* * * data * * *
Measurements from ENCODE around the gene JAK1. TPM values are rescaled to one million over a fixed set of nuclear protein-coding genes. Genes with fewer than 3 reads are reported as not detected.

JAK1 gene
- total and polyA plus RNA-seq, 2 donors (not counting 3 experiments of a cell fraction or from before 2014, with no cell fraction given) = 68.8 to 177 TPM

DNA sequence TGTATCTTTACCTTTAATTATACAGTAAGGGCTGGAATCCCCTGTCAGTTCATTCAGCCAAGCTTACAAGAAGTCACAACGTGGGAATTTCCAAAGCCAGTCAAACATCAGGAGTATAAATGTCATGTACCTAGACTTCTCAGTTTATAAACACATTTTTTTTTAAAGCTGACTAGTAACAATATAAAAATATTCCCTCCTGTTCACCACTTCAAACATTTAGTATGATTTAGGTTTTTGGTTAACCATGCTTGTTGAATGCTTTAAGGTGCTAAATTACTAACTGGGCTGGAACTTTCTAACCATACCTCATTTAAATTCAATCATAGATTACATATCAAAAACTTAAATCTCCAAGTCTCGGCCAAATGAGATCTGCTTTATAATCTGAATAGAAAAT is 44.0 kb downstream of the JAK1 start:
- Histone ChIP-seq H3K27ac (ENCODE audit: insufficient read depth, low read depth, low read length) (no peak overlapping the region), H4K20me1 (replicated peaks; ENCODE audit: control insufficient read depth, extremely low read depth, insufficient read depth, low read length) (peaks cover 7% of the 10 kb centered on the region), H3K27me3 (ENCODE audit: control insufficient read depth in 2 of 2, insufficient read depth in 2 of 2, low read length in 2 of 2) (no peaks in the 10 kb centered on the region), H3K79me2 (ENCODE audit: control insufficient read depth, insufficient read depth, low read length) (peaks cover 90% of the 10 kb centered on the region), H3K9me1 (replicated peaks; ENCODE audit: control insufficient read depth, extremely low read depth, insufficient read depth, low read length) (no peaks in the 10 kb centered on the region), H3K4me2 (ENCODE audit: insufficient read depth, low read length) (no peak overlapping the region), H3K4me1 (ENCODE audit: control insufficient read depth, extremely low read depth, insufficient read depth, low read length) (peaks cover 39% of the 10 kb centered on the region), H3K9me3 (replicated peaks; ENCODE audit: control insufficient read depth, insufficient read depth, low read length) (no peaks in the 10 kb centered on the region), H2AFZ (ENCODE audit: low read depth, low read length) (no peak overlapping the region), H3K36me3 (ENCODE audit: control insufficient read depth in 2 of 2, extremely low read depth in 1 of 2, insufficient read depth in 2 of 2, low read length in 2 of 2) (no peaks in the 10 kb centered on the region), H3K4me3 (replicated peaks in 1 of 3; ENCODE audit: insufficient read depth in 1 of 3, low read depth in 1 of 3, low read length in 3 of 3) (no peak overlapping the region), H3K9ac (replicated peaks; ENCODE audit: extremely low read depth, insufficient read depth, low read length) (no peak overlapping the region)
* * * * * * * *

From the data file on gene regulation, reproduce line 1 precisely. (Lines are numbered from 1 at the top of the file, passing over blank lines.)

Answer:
Measurements from ENCODE around the gene JAK1. TPM values are rescaled to one million over a fixed set of nuclear protein-coding genes. Genes with fewer than 3 reads are reported as not detected.